This article traces a historical shift in moral and political thought. There is a commonplace in François Fénelon’s ‘The Adventures of Telemachus, Son of Ulysses’ and Voltaire’s ‘Candide’, as the two authors base their tales in the political context of the late seventeenth and early eighteenth centuries. They both imply the devastation which the French and neighboring people suffered due to Louis XIV’s eager for glory and expansion. In this paper, we relate Fénelon and Voltaire to each other, underlining the similarities and the differences between two of the best-read tales of that period. Both authors influenced a wide range of people not only in France, but all-around Europe, and they inspired the philosophers who followed. We focus on their work with new perspectives and fresh look in order to better understand the contribution of these literary works in anti-dogmatic education. We point out elements which present the mentality of the society which cultivated an insatiable taste for exotic items, making the trade of luxurious products an economic fact and we discuss the opinion of the two writers.
In The Adventures of Telemachus, Fénelon’s views are engaged with the political wisdom, he denounces the expansionist wars, the greed for wealth, he condemns the moral consequences of trade, whilst Voltaire in Candide criticizes war, politics and society in his special linguistic style. Although, in his early work Voltaire shows contemn to the ideas of Fénelon, we realize that in Candide his attitude changes and he seems to owe a significant intellectual debt to the line of thought of Fénelon. The ideological background of the two men is completely opposite; Fénelon is religious and his work is based on his faith, whereas Voltaire struggles against Church. Nevertheless, they are both deeply interested in denouncing the atrocities committed during war, the vanity of wealth and they both use a utopia to describe the ideal society.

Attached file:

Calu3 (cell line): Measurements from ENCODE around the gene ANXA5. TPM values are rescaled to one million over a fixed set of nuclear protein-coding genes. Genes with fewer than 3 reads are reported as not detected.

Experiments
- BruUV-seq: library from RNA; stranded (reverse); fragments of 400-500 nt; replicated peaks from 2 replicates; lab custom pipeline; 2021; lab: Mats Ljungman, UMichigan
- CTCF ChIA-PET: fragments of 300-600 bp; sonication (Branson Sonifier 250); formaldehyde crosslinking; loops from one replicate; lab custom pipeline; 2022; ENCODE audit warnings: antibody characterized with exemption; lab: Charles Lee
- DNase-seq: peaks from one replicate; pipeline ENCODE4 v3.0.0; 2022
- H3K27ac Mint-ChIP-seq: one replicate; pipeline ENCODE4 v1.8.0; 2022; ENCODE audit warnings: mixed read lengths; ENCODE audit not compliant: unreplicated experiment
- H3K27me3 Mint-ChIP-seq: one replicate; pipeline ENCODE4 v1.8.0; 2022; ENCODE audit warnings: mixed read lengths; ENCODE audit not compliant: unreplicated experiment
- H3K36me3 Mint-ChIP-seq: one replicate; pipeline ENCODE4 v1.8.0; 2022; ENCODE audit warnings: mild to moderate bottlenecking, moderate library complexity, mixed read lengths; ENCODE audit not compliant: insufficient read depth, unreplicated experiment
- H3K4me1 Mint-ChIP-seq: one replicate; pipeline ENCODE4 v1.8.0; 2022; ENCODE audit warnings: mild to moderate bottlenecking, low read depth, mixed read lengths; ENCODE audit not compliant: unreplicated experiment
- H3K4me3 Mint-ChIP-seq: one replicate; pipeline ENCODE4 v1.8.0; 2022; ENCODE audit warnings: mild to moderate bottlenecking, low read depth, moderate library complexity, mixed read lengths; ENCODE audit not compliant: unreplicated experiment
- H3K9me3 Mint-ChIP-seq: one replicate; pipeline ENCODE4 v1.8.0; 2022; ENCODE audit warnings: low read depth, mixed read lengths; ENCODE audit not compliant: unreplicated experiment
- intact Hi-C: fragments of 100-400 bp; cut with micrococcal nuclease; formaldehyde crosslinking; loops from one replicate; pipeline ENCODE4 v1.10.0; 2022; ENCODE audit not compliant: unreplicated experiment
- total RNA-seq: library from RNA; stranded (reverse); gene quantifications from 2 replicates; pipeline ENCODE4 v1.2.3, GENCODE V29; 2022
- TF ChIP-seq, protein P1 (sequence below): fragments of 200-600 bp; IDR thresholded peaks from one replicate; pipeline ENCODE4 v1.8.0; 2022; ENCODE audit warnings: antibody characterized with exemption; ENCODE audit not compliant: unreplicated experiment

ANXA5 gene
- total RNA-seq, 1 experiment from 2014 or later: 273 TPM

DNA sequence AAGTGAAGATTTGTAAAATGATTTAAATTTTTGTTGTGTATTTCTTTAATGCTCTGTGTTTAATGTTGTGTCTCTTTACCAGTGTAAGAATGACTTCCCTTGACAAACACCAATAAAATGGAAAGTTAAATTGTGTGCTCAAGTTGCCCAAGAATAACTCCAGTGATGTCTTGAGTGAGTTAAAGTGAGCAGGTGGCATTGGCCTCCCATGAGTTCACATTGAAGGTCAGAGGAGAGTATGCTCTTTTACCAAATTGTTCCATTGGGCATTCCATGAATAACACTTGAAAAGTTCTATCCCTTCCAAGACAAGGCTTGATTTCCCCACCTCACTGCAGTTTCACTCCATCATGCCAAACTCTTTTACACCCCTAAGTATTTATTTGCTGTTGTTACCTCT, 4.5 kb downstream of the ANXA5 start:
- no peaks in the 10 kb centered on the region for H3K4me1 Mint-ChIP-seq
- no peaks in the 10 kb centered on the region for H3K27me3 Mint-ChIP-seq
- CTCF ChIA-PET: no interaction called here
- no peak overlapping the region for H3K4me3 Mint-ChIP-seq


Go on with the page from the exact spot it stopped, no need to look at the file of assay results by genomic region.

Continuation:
The study is based on the historical analysis method (Isari et al. 2015, 13). We discuss the social and philosophical background of the writers and the difference in their writing style. Our goal is to capture and compare the innovative ideas and the didactic issues of the two books, interpret them and understand them. We present their similarities and differences on war, wealth, as well as the use of utopia, how the authors support their beliefs when they approach the factors that lead to human suffering, their proposals on anthropocentric policy, which should be followed by the leaders for the avoidance of war and the support of peace and justice. Moreover, we note the debates on toleration and the way the authors encourage their readers to behave, how they both try to enlighten their readers and guide them to the search of truth, to the love for peace and work. We mention social, philosophical, religious, political and pedagogical elements that can affect today’s society in order to cultivate humanitarian awareness, because they are themes which concern modern people and the humanistic value of literature lessons has been greatly acknowledged in the civilized world. The moral value and the didactic spirit of the two books are integral parts of the phenomenological existence, and the persuasiveness of their words is related to the way both writers influenced the philosophical and pedagogical thinking. These specific books can contribute to the development of moral values to students, they can become useful manuals for the teachers to help their students expand their perspectives, intensify their awareness and help them become more tolerant.
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